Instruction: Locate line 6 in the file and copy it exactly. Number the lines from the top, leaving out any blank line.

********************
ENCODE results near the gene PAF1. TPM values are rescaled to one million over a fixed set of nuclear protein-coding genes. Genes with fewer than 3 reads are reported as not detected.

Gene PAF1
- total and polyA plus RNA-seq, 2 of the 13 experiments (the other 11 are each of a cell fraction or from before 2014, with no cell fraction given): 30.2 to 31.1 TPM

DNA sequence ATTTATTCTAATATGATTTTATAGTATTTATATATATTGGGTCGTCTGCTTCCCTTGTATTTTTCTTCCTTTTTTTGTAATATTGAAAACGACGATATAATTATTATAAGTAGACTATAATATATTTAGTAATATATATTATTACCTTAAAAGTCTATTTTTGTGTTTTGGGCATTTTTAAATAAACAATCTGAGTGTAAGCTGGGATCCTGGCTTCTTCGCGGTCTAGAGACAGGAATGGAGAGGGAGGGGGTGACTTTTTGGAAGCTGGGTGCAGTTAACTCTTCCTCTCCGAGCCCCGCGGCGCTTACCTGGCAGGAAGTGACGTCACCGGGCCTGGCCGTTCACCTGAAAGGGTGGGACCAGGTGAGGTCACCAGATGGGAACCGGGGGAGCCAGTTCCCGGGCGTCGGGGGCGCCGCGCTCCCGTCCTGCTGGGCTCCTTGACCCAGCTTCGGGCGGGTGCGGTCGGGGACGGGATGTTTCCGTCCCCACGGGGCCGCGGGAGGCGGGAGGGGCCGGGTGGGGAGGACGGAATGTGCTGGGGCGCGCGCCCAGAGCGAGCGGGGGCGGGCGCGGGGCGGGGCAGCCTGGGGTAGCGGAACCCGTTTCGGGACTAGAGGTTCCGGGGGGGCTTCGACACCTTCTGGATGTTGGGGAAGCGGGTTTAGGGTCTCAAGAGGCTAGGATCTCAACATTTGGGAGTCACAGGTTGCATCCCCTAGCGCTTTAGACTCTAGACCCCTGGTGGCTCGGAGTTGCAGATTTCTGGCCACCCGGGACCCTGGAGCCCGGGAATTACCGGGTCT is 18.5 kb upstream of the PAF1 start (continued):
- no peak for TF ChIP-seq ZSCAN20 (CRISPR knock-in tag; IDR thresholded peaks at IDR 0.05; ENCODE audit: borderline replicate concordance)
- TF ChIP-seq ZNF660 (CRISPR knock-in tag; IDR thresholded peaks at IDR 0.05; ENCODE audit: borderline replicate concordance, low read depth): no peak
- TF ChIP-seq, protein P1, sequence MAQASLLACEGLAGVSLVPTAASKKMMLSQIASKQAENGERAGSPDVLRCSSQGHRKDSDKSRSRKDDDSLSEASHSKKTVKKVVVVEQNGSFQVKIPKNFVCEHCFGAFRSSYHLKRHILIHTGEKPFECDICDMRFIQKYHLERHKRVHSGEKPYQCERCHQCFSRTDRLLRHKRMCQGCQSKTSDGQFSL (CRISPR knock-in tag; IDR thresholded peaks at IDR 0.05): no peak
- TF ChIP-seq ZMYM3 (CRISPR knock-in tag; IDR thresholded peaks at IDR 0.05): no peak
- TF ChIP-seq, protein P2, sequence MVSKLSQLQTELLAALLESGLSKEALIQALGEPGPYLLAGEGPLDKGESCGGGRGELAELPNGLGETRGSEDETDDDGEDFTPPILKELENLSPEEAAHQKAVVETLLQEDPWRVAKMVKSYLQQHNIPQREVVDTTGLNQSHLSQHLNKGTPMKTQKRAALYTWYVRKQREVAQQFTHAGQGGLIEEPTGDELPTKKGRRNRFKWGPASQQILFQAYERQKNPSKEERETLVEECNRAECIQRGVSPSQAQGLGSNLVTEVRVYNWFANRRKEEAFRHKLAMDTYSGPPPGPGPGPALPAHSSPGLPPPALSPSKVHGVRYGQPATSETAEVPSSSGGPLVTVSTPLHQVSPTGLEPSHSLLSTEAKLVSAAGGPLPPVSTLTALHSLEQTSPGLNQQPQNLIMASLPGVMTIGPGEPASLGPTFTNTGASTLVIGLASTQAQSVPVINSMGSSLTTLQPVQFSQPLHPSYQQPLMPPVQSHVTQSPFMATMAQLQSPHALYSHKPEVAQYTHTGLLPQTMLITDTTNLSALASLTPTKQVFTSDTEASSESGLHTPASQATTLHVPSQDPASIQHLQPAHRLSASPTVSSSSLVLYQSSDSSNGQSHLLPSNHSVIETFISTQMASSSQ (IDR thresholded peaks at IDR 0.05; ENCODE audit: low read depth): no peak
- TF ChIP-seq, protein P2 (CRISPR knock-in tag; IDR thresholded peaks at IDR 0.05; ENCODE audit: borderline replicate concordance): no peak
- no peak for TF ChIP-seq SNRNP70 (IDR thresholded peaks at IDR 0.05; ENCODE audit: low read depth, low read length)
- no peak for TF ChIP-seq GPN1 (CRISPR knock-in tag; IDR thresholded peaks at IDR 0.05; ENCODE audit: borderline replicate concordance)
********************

- TF ChIP-seq ZNF660 (CRISPR knock-in tag; IDR thresholded peaks at IDR 0.05; ENCODE audit: borderline replicate concordance, low read depth): no peak